Broken Cloud Mesa @ Monument Valley

Colorful morning light and clouds scattered across the buttes of Monument valley in mid October. 20 minutes earlier the sky was completely grey. Nature turns to it’s own clock and is always ready to surprise. I spent the previous day traveling through a snow storm in Navajo lands and a day later it was 80 degrees on top of cedar mesa. Lol. The Southwest is so impulsive in mid Fall showing off one moment and still the next. What a classic place full of mysterious silence.



Monument Valley is a well known rock formation in the Colorado Plateau characterized by large sandstone buttes and broken plains, the largest butte reaching some 1,000′ above the valley floor. It is located on the Arizona–Utah border near the Four Corners area within the range of the Navajo Nation Reservation. The area is part of the Colorado Plateau. The elevation of the valley floor ranges from 5,000 to 6,000 feet (1,500 to 1,800 m) above sea level. The floor is largely siltstone of the Cutler Group, or sand derived from it, deposited by the meandering rivers that carved the valley. The valley’s vivid red color comes from iron oxide exposed in the weathered siltstone. The darker, blue-gray rocks in the valley get their color from manganese oxide.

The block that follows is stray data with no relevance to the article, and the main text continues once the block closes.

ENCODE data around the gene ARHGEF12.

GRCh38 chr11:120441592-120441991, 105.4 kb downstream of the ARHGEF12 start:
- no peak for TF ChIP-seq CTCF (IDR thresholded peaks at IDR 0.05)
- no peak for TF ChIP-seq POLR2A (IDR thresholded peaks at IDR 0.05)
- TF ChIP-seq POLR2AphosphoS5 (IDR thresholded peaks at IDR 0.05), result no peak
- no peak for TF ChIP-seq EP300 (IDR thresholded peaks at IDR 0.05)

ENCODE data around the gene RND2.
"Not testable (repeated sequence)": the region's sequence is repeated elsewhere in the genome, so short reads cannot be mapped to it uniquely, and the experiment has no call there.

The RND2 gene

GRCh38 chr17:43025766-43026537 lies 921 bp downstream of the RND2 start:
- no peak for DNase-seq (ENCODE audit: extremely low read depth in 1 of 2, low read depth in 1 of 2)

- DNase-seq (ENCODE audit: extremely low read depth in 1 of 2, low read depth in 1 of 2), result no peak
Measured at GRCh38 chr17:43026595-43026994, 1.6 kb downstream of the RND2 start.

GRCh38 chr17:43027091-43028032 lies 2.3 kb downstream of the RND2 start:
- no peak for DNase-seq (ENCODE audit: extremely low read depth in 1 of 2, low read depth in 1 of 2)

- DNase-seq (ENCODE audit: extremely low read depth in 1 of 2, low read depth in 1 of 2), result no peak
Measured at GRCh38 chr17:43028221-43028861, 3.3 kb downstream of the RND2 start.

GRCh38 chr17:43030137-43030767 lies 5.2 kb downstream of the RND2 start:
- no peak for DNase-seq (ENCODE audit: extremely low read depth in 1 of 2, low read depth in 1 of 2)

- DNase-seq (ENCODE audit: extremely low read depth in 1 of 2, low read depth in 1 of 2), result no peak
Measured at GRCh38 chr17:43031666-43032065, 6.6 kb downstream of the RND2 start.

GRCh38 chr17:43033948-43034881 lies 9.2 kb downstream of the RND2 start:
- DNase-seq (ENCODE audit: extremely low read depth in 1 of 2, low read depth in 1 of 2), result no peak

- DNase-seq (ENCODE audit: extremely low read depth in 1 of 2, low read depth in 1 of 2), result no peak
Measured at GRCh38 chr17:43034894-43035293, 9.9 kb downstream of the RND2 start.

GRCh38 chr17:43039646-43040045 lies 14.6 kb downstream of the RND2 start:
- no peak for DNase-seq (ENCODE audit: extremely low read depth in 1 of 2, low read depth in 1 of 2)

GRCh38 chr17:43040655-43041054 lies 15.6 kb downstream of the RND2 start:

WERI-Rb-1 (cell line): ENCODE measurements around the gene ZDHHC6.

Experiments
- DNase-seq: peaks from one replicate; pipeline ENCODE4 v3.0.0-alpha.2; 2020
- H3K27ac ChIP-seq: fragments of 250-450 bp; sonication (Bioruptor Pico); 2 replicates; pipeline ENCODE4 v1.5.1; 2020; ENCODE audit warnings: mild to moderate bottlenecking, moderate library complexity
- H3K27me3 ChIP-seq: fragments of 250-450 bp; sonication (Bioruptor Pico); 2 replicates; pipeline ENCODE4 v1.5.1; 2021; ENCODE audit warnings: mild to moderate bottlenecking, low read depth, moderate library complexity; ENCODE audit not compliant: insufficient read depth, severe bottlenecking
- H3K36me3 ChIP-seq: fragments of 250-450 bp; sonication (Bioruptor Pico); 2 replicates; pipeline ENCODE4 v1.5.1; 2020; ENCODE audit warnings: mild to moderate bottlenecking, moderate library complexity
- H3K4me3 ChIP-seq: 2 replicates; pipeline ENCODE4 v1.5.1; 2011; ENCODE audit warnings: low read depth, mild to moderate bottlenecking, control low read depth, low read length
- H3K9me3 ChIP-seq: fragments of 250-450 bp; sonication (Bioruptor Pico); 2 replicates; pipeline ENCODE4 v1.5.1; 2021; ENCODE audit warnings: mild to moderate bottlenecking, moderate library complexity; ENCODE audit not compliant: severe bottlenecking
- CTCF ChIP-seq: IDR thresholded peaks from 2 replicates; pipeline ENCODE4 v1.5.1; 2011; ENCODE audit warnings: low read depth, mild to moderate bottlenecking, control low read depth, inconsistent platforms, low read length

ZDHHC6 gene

The buttes are clearly stratified, with three principal layers. The lowest layer is the Organ Rock Shale, the middle is de Chelly Sandstone, and the top layer is the Moenkopi Formation capped by Shinarump Conglomerate. The valley includes large stone structures including the famed “Eye of the Sun”. Between 1945 and 1967, the southern extent of the Monument Upwarp was mined for uranium, which occurs in scattered areas of the Shinarump Conglomerate; vanadium and copper are associated with uranium in some deposits.


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